339. (John Dryden)

Dryden honored music in his verse, and his verse in general repeatedly challenges us to better tune our ears to poetry. Eliot was right to disparage the lumping together of Dryden and Pope, for however bound in their ambitions towards wit, and however dedicated to the techniques of the heroic couplet, they sound different. To let the ear by carried by Dryden’s poetry is to let the ear be carried into the occasion of the poems. Although fairly though to be a poet whose language harbors fewer lexical ambiguities, syntactical suggestions, and rich transgressions of metaphor than others, even among his peers, Dryden’s poetry depends a great deal on hearing the elusive tone or pitch in the words in order to appreciate their admiration; to appreciate the judgment behind the language, the attitude towards the world they harbor and express, requires hearing how the language impresses itself on the occasion of its utterance. This is not an appeal to pure sound, but to grasping that the meaning of the words is inseparable from the performance they imply; perhaps this is the essence of rhetorical poetry.

More specifically, it is helpful when reading Dryden to bear in mind an oscillation of attitudes, each capable of finding a range of expressions, with over-tones and under-tones: defiance on the one hand and concession on the other. Both are argumentative, with the former an occasional rough enjoining, an occasional assertiveness, against an opponent whose objections are indirectly registered by the argument; the latter is felt sometimes as a desire to please, even to flatter, but more often as a complaisance that is not complacent so much as open to admitting to being wrong, to making amends for the sake of social harmony. In this sense, it is a poetry of civic occasion; courtly in a court shot through by divisions. Even the humor can be felt to work within the arc formed by the pendulum.

Both extremes are present in a poem I’ve read at length before, the perfect “To the Memory of Mr Oldham,” heard for instance in the word “sure” in the second line (“For sure our souls were near allied”) and in the brusque dismissal, “But satire needs not these,” and even in the final grudging concession of the “But” that opens the closing line: “But fate and gloomy night encompass thee around.” It is a poem whose very dynamic is one of give-and-take, alive also the give-and-take of creative allusion with Virgil, which would later become the give-and-take of translation itself, as Dryden practiced it.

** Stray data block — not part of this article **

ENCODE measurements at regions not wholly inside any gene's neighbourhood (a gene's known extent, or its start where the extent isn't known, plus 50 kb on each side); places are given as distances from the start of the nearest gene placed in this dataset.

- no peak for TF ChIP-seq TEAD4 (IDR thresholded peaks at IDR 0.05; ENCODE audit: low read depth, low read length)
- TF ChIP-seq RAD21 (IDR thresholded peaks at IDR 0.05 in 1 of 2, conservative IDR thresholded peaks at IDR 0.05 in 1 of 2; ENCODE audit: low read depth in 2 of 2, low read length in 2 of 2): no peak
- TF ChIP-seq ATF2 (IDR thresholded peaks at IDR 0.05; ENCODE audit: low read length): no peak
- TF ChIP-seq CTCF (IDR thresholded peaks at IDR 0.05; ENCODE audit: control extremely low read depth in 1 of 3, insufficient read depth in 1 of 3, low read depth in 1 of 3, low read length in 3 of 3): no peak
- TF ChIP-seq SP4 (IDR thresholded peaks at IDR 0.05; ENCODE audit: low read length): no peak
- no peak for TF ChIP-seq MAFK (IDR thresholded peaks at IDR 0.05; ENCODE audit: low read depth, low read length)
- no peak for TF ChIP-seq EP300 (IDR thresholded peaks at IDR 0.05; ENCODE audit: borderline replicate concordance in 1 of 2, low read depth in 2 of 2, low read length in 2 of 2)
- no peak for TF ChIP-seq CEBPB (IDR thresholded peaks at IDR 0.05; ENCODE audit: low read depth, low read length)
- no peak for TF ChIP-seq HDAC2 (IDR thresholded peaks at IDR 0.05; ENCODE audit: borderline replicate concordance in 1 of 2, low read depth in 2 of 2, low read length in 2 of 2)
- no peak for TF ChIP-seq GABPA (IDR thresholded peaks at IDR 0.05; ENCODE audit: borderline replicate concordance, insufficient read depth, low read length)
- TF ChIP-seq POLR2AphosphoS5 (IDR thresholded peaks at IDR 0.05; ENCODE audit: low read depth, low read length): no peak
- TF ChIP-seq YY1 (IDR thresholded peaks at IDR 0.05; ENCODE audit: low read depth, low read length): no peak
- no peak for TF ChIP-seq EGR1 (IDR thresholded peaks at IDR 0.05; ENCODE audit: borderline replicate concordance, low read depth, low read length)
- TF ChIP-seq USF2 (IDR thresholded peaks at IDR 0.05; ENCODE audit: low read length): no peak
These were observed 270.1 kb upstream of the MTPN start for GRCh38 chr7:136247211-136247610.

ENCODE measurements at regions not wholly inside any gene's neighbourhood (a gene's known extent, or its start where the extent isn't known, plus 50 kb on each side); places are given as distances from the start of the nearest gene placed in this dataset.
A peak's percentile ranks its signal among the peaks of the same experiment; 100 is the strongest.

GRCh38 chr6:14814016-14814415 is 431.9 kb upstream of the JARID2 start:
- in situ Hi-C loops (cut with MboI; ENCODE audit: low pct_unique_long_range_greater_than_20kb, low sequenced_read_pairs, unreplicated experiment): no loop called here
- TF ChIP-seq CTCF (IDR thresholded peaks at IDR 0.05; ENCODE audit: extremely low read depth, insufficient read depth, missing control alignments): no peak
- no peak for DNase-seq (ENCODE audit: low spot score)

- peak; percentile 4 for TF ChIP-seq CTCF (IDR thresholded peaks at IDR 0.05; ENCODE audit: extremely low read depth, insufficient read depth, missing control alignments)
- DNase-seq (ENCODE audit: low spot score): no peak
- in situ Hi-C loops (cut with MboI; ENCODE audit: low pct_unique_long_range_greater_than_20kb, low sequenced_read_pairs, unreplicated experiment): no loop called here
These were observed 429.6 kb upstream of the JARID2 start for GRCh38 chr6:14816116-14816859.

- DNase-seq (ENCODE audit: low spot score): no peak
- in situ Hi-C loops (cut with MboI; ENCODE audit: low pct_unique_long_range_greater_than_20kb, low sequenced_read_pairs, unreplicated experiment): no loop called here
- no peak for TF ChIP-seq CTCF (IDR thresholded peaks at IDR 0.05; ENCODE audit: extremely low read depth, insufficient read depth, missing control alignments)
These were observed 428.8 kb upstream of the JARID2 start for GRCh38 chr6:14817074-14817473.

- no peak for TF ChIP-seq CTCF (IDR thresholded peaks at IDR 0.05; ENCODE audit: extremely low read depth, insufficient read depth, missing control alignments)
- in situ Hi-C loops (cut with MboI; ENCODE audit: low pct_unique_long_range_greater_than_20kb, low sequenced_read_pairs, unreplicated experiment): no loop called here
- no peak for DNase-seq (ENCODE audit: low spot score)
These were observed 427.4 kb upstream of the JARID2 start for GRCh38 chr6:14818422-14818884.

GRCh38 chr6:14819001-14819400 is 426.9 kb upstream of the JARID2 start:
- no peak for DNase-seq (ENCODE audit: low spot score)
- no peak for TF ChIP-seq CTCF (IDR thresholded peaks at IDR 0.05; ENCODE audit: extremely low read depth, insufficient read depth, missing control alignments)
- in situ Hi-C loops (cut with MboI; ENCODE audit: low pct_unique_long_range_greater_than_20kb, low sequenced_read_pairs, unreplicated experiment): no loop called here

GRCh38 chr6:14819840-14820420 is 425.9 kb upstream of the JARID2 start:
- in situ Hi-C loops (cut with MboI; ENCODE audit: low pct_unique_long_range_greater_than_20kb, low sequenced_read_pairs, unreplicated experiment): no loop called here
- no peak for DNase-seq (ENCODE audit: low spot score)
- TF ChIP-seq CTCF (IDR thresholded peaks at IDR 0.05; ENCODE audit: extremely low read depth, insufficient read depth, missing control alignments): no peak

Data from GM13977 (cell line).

But it is also found in less likely places:

Sharp violins proclaim

Their jealous pangs, and desperation,

Fury, frantic indignation,

Depth of pains, and height of passion

For the fair, disdainful dame.

From “A Song for St. Cecilia’s Day,” for instance.  The compounding of feelings and rhymes, desperation-indignation-passion, the collapsed syntax of “fury, frantic” and the lack of conjunction before “fury,” mirror, of course, the violins; but they do not get within the passion of the violin, and working from without that passion as they do, mirroring its intensity from without, they seem instead to appeal on its behalf; to push on us, and to pull us towards the violin as Dryden hears it.

Or perhaps it is better to say is that Dryden hears in the instruments the same oscillation of feeling—the defiance and the concession—that he knows so well, and that when he gives words to what they express, he does so in terms that suggest music itself works on listeners as a sort of argument with an implied other (the “dame”). Hence the fourth stanza, on the flute:

The soft complaining flute

         In dying notes discovers

         The woes of hopeless lovers,

Whose dirge is whisper’d by the warbling lute.

The hopeless lovers make the ultimate concession to their fate. And in the first stanza, the repetition within the first line can be heard not only as a specification, but as a doubling down and raising the ante, with the word “heavenly” serving both to dramatize Dryden’s swoon towards the music he imagines, and also insisting that harmony is more than nay-sayers might think:

From harmony, from Heav’nly harmony

               This universal frame began.

       When Nature underneath a heap

               Of jarring atoms lay,

       And could not heave her head,

The tuneful voice was heard from high,

               Arise ye more than dead.

Then cold, and hot, and moist, and dry,

       In order to their stations leap,

               And music’s pow’r obey.

From harmony, from Heav’nly harmony

               This universal frame began:

               From harmony to harmony

Through all the compass of the notes it ran,

       The diapason closing full in man.

Here too the tuneful voice does the work of commanding, but Dryden knows also that any command, any act of authority, inspires resistance as well as obeisance. Nor is the tale he tells a exercise of fancy that the reader can enjoy at whim; the shortened meter of the cinching lines, “This universal frame began,” “And music’s power obey,” and “the diapason closing full in man,” round out with a sureness that would override doubt. Dryden closes off counter-argument by the movement of the lines.

C.S. Lewis countered Eliot’s praise of Dryden (as opposed to Shelley) by pointing out that Shelley, more than Dryden, respected the proprieties of genre and form; Dryden’s odes are not, Lewis points out, all ode; his panegyrics, not all panegyrics. But Dryden defies those proprieties with purpose, as he does all others—just as, at other times, he respects them with shrewd decorum. And it is to his purposes to tussle and kick even when being decorous and compliant. So the final lines of the third section of “To the Pious Memory of the Accomplished Young Lady Anne Killigrew” knows the limits of true propriety:

And if no clust’ring swarm of bees

On thy sweet mouth distill’d their golden dew,